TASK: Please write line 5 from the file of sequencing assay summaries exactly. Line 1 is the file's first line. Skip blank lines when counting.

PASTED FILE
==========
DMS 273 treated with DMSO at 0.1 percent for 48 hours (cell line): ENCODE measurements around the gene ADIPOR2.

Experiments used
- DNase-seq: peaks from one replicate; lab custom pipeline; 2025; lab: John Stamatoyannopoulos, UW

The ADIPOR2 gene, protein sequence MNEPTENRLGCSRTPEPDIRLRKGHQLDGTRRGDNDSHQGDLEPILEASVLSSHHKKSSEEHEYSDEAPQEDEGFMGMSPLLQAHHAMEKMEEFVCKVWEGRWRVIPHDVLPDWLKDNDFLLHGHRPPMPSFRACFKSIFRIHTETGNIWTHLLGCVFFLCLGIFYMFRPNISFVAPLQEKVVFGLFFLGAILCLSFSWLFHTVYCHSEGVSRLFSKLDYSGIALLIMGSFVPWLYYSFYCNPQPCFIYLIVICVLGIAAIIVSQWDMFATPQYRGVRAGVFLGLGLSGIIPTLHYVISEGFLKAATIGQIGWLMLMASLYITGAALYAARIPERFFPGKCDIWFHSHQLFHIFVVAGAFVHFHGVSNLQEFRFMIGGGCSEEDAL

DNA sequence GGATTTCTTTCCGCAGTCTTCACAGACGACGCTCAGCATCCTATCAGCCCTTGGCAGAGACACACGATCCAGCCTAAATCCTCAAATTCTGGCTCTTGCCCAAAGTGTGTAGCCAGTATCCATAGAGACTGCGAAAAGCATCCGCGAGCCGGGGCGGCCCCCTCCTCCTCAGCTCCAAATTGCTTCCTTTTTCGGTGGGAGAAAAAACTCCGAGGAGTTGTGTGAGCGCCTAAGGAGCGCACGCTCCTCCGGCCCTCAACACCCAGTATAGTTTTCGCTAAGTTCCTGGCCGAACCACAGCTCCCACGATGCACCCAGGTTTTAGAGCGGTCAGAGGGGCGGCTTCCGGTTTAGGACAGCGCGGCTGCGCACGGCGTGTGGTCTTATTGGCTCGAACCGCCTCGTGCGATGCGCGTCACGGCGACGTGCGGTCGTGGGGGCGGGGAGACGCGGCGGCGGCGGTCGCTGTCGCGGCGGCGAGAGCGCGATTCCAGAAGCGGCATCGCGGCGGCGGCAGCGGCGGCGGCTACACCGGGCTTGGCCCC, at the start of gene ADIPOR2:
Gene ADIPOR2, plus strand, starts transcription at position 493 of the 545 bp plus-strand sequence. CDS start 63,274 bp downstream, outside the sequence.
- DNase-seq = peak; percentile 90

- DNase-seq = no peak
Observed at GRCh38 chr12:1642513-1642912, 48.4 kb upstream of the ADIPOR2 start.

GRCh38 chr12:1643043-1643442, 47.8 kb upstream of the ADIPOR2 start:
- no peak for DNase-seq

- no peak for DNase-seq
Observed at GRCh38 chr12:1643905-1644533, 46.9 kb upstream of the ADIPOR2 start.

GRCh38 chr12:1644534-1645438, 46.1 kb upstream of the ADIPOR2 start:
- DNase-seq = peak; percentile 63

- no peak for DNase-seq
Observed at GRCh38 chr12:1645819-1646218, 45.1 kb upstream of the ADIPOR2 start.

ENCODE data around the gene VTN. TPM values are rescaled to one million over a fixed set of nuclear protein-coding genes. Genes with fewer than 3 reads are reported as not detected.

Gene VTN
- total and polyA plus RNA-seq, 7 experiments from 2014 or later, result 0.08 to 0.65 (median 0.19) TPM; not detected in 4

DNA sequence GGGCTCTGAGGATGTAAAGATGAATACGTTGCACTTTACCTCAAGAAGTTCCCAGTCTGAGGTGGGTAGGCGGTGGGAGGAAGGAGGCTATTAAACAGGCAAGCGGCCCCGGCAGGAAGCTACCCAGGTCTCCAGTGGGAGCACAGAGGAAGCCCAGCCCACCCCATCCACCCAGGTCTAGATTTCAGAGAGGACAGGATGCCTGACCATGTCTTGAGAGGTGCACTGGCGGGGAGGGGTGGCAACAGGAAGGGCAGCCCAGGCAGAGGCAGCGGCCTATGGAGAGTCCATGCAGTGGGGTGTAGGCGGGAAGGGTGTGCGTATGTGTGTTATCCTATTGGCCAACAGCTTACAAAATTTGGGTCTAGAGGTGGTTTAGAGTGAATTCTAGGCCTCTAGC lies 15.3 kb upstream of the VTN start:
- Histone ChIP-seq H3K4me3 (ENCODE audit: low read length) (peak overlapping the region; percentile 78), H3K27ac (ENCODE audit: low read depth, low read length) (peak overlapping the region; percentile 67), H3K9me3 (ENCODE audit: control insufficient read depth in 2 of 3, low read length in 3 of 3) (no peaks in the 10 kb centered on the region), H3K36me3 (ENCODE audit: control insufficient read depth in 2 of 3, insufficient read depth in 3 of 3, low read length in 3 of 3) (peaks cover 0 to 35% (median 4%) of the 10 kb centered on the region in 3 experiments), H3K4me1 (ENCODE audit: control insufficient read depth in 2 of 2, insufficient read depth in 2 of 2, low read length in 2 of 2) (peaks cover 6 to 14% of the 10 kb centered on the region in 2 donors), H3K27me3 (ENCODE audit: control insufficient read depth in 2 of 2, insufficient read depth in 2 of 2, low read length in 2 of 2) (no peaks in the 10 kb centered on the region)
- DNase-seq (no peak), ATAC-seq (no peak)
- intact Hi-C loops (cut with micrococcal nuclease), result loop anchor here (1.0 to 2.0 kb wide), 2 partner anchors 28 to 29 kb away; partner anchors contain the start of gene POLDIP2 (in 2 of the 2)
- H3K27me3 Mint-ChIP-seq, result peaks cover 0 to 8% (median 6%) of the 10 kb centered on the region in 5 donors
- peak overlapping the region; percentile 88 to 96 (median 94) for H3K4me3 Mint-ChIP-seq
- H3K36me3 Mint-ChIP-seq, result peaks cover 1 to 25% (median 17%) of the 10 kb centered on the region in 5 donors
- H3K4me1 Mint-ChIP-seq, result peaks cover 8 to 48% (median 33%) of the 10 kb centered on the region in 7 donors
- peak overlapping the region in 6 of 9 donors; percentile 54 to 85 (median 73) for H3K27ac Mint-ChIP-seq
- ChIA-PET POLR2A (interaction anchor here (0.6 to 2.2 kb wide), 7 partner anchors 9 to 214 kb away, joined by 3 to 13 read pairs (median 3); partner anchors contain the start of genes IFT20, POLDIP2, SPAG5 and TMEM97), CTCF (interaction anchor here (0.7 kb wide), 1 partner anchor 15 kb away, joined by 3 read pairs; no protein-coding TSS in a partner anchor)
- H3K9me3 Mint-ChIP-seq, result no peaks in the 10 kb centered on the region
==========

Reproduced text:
DNA sequence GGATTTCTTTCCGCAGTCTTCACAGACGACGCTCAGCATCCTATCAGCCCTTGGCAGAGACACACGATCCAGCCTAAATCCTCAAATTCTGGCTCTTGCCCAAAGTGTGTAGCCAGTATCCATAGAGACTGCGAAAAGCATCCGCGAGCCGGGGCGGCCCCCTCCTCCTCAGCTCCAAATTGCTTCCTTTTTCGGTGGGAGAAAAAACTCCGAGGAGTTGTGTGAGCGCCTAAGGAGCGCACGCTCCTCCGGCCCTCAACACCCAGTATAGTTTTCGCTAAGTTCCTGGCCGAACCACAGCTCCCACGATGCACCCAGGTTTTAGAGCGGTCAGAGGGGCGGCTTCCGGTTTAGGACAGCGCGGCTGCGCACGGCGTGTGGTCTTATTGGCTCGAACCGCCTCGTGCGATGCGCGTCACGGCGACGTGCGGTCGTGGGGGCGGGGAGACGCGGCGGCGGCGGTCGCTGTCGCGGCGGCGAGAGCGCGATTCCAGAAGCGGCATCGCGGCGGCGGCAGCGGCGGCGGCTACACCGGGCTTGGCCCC, at the start of gene ADIPOR2: